It becomes necessary at times, with the speed and tenacity of modern day life, to simply sit back and listen to the music once in awhile. I find my generation’s music, from twangy country to meaningless, repetitive party tunes, to be just awful. No explanation can help me understand why kids don’t know that “Behind Blue Eyes” is a song by The Who, or that some albums actually have a greater meaning than just about how drunk you frequently get on weekends.
Pink Floyd’s The Wall was the culmination of a great deal of hard work by longtime Floyd member and lead vocalist Roger Waters. Writing the music must have been a task, and making sure fellow band member David Gilmour had as little input as possible in the project must have taken some serious effort, as well. The film adaptation of the famous double album was considered the first major step in the breakup of the Band, as Waters pushed more and more of his own material over Gilmour.
The film is one of a kind. It amounts to, at its most basic level, a ninety minute long, unrelenting music video about the social and psychological barriers mounted between a rock star (Named Pink Floyd) and those around him. His wife, who has become tired of his emotional vacancy, leaves him and begins his spiral into complete and total insanity.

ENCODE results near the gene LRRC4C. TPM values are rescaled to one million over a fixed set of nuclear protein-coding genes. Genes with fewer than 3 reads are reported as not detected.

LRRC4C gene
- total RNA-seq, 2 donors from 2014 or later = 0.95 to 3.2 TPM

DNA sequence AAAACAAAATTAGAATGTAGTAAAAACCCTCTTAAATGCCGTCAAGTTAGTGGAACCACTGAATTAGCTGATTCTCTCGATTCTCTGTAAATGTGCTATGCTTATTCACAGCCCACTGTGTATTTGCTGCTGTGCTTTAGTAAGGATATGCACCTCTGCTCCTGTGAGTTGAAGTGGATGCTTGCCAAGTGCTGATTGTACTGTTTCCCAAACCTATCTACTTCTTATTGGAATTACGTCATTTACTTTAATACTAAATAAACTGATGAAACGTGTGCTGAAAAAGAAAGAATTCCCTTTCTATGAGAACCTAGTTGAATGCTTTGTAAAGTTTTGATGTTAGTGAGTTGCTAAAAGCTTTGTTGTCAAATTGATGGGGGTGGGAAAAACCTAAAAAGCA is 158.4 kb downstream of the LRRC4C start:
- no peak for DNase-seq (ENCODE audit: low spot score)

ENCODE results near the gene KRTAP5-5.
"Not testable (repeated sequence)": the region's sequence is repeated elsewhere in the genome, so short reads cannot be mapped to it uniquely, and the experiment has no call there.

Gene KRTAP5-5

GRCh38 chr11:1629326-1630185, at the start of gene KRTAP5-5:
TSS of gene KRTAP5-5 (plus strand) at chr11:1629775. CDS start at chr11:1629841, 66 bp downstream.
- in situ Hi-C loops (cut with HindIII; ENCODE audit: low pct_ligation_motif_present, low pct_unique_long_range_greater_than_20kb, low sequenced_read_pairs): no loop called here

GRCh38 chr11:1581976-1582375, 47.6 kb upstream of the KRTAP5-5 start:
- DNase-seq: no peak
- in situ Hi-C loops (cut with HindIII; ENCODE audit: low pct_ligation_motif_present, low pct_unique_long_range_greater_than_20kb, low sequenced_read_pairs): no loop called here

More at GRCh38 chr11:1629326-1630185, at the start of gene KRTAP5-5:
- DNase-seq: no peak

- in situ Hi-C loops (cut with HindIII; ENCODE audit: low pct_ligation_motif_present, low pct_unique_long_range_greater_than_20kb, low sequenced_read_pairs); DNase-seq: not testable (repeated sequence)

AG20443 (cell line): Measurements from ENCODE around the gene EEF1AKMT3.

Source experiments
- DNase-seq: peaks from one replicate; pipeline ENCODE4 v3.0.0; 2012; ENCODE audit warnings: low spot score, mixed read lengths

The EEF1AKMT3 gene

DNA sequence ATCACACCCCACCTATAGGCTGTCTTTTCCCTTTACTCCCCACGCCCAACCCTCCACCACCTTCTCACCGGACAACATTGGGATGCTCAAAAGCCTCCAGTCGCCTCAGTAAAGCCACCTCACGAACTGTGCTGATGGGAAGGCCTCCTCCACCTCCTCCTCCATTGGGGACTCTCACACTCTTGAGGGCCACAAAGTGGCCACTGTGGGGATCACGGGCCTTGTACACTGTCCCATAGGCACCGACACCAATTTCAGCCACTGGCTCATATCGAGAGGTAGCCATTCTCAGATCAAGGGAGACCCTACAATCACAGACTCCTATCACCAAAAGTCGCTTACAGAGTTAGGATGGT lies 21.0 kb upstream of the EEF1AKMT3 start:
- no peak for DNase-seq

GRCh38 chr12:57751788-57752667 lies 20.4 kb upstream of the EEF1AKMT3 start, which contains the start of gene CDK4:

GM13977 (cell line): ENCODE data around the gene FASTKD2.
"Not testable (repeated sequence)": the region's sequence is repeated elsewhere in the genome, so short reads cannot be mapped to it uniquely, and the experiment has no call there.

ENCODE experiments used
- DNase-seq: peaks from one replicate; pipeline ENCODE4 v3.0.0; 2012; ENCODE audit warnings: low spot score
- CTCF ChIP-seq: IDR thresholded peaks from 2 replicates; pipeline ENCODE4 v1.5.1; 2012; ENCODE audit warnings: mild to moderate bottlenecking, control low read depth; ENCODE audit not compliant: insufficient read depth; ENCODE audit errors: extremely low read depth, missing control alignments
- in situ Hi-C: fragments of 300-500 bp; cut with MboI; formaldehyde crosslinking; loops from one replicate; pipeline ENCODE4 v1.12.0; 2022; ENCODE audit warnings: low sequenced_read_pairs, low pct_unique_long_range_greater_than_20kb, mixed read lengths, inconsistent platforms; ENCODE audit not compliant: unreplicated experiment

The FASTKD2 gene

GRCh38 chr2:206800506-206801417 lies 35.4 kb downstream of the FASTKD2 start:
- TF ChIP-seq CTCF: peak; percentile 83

The uniqueness of the film is not the message, but the delivery. The music, like all Floyd is spectacular, but the visualization allows the band to paint an even more vivid picture. The story loosely follows the personal struggled of early band member Syd Barrett, who was the lead vocalist for Floyd during a much more lighthearted, poppy time in the band’s history. He spent much of his later life in and out of treatment for mental illness. It is believed by many that this album, as well as popular Floyd track “Wish You Were Here” are about Syd.
Do not expect this film to be a lighthearted affair. Roger Ebert compared it to The Who’s very powerful but very dark concept album Tommy, and Waters himself described the film upon its completion as an “Unremitting onslaught upon the senses.” Even if you’re not a fan of the band, or a fan of music for that matter, this is one of the films you should watch before you die. What Waters and company show in music and visuals cannot aptly be described in words, and the strong visuals of the film, from brainwashed children to fallen soldiers to the bombing of England and its eventual allegorical control by a fascist party, will not easily be forgotten.
This one holds a special place for me, and It’s a shame because my earlier written review did it a bit more justice. Unfortunately I lost the file, but the best advice I can give in lieu of a proper endorsement is to simply implore the reader to watch the film. It shouldn’t be too hard to find.